Cohen described how KLA-Tencor’s optical metrology division, which is mostly based in Israel, managed to increase market share from less than 20 percent in 1994 to more than 75 percent in 2002. “The next 15-20 percent needed a change of rules,” Cohen recalled. But KLA made use of effective formal processes of annual strategic planning and quarterly business reviews, that saved it a lot of mistakes, and as a result, “the market share of the division today is perhaps around 90 percent,” according to Cohen.
Startups are often chaotic, so Cohen had a warning for that, too: “A culture of discipline does not equal bureaucracy. You can and should balance innovation with discipline. Keep you organization simple. Construct clear roles and responsibilities.” What does that mean, specifically? Cohen gave a hint: “Managers should have 6-7 direct reports and 30 percent more when they are more experienced.”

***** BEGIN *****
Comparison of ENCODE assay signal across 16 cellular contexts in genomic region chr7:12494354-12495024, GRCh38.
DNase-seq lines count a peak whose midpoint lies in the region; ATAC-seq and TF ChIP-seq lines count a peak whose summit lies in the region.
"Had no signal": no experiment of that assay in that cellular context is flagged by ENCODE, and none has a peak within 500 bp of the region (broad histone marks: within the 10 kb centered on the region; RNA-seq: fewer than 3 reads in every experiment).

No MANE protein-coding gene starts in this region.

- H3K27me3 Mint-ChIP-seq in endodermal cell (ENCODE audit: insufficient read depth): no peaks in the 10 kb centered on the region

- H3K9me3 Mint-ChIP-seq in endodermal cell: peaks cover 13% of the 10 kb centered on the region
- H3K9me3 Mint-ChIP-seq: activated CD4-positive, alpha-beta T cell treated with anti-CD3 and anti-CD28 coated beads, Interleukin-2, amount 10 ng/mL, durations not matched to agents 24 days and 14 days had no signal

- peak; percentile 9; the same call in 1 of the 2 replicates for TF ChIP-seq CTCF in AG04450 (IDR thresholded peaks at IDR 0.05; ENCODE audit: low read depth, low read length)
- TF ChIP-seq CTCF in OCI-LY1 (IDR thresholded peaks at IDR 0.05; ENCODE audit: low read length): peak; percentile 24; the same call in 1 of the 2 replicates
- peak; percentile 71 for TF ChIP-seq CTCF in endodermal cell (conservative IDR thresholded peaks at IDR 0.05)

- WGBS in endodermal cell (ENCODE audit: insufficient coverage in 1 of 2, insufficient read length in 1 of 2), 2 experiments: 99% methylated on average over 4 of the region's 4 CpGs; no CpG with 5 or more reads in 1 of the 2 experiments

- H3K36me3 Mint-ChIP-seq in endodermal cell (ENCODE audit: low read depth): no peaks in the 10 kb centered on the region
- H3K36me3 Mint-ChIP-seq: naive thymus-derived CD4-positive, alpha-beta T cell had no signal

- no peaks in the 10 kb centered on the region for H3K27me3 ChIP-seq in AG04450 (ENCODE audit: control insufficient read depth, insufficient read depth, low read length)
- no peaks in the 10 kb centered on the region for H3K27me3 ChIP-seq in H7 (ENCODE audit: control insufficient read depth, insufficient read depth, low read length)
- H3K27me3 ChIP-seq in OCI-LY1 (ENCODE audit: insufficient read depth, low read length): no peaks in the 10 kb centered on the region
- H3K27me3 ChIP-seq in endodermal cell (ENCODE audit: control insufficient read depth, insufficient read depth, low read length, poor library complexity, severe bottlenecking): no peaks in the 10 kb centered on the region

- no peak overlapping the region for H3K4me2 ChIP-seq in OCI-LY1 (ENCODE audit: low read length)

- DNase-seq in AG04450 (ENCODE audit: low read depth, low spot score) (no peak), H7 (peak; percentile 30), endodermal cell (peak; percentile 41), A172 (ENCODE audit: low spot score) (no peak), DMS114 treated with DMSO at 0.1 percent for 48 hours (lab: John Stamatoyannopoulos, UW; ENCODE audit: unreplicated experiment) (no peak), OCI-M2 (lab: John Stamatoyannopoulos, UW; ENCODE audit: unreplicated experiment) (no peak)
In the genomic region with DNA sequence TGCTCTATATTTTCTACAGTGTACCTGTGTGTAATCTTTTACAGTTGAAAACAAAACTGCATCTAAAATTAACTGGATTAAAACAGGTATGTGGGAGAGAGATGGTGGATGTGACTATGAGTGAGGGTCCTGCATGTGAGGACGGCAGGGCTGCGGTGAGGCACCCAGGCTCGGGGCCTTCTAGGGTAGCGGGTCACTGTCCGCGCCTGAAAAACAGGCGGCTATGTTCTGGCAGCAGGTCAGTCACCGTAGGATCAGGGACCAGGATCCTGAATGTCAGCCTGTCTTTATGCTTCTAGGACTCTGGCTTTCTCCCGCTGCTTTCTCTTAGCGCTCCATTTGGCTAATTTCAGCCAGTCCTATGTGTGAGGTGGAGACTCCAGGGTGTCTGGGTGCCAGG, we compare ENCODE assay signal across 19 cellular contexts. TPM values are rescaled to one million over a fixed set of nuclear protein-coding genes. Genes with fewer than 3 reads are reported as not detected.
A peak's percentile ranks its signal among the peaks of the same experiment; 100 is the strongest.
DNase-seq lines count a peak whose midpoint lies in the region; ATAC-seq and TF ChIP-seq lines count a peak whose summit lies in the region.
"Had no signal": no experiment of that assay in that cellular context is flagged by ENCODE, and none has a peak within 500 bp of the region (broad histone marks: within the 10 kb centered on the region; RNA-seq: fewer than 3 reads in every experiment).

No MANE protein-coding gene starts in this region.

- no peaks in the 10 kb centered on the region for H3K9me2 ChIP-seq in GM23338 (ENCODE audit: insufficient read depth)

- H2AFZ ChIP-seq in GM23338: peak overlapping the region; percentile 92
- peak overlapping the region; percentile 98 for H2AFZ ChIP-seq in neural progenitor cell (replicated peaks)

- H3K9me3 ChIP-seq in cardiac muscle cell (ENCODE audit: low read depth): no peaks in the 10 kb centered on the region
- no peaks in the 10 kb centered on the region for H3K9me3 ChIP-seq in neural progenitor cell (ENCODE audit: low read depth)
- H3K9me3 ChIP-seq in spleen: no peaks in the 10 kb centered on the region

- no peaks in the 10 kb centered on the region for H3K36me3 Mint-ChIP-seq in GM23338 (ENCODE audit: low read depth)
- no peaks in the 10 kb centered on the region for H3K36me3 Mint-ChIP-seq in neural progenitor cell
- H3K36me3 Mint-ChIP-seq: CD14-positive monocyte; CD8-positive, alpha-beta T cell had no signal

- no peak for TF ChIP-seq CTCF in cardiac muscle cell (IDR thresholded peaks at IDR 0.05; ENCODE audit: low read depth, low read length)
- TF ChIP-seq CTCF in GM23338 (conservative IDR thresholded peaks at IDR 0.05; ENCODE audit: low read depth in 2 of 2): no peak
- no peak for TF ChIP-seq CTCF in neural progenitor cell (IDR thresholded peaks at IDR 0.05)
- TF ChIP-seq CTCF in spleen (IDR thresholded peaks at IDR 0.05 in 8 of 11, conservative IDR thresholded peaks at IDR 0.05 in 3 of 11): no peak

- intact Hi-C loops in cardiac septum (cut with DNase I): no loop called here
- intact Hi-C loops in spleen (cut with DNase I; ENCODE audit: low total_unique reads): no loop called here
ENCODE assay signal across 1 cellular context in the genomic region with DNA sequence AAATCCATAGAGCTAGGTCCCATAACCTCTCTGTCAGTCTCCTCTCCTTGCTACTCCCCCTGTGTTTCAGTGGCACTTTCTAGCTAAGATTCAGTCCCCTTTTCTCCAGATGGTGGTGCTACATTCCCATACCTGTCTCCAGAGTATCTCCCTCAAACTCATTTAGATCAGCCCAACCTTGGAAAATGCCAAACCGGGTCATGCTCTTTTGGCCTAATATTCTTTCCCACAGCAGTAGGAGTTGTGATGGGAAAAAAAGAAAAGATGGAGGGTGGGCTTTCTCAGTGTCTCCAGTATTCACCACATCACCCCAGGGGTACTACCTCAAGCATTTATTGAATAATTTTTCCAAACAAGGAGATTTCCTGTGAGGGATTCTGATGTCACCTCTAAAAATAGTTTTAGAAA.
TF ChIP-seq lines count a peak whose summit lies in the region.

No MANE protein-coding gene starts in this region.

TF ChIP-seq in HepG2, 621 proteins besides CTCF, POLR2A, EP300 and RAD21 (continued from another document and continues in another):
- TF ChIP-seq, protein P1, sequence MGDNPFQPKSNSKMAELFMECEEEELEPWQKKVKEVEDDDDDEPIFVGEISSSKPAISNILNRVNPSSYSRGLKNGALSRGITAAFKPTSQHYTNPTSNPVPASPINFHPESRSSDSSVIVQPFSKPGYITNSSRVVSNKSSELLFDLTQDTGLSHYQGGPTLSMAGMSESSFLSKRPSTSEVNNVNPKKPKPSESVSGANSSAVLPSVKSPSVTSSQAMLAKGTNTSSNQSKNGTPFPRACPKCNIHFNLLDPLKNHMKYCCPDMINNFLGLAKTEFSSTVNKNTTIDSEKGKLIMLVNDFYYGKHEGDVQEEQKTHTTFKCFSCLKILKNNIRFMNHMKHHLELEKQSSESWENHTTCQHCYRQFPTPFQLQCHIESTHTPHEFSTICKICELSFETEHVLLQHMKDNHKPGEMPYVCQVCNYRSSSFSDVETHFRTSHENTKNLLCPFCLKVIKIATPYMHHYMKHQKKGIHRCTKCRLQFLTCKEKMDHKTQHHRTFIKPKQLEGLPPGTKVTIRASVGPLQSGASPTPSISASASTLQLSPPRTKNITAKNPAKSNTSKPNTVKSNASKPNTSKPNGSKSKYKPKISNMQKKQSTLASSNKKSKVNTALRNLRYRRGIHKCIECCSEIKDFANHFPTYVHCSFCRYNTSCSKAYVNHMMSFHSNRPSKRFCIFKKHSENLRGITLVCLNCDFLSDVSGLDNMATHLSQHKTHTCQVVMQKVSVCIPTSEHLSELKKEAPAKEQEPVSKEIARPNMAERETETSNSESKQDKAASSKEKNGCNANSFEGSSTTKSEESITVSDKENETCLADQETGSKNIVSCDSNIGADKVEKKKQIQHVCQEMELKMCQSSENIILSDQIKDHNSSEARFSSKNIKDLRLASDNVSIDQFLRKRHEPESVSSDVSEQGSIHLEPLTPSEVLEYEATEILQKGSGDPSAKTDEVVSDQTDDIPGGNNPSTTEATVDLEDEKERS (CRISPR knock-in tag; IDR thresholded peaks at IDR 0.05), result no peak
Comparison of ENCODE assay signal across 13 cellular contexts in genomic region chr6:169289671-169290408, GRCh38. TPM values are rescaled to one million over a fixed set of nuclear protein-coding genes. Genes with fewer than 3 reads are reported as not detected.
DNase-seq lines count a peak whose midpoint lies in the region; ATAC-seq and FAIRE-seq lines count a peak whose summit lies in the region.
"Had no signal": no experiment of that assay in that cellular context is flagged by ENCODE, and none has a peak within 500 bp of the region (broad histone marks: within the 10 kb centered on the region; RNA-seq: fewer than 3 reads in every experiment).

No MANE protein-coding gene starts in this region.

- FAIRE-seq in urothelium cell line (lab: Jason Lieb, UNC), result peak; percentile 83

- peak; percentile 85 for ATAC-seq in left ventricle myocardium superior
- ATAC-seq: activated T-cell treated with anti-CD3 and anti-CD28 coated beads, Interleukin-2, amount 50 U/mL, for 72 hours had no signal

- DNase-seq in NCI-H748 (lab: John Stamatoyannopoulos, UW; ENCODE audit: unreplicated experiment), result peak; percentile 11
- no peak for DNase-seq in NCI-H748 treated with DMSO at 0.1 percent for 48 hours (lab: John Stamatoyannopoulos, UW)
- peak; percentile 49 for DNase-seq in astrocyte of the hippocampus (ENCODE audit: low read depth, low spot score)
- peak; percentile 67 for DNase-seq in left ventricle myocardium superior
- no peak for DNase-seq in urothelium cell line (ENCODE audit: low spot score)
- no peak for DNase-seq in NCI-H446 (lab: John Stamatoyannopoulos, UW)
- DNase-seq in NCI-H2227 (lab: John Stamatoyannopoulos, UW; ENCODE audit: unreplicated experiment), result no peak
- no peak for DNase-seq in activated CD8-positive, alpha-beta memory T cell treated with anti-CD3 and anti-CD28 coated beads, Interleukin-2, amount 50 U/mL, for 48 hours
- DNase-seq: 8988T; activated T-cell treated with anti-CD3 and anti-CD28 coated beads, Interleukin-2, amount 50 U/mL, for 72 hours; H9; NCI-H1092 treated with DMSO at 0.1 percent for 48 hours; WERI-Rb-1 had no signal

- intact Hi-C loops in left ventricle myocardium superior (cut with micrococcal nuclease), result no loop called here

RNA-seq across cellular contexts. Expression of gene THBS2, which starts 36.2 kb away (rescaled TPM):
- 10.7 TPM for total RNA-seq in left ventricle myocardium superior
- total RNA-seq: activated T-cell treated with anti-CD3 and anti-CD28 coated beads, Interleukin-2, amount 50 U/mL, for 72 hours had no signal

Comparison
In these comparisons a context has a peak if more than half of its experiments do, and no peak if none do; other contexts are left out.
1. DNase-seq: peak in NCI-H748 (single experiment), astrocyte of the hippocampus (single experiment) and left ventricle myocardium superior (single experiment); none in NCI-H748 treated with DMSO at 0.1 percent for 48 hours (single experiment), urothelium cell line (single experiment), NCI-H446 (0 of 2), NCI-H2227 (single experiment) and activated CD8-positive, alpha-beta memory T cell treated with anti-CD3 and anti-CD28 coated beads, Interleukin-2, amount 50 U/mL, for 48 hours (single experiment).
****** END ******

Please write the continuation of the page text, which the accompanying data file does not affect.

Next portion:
Cohen dwelled on the nature of teamwork: “A culture of teamwork is so powerful and so rare. Some of the dysfunctions of a team include status and ego, low standards, ambiguity and artificial harmony. Don’t be afraid of conflicts. Leadership doesn’t mean being the smartest or knowing everything,” he quoted a well known phrase.
He continued to talk about his current role at ECI Telecom, which has turned private and did ‘roles and responsibilities cleanup’, according to Cohen. “We differentiated between product portfolio management and facing customers. At the end of the process, about every third person at ECI had either change of boss or of role.”
What was the result? “The three pillars of the new ECI are clarity of roles and responsibilities, redefined core competencies and a ‘fabless’ model,” Cohen concluded.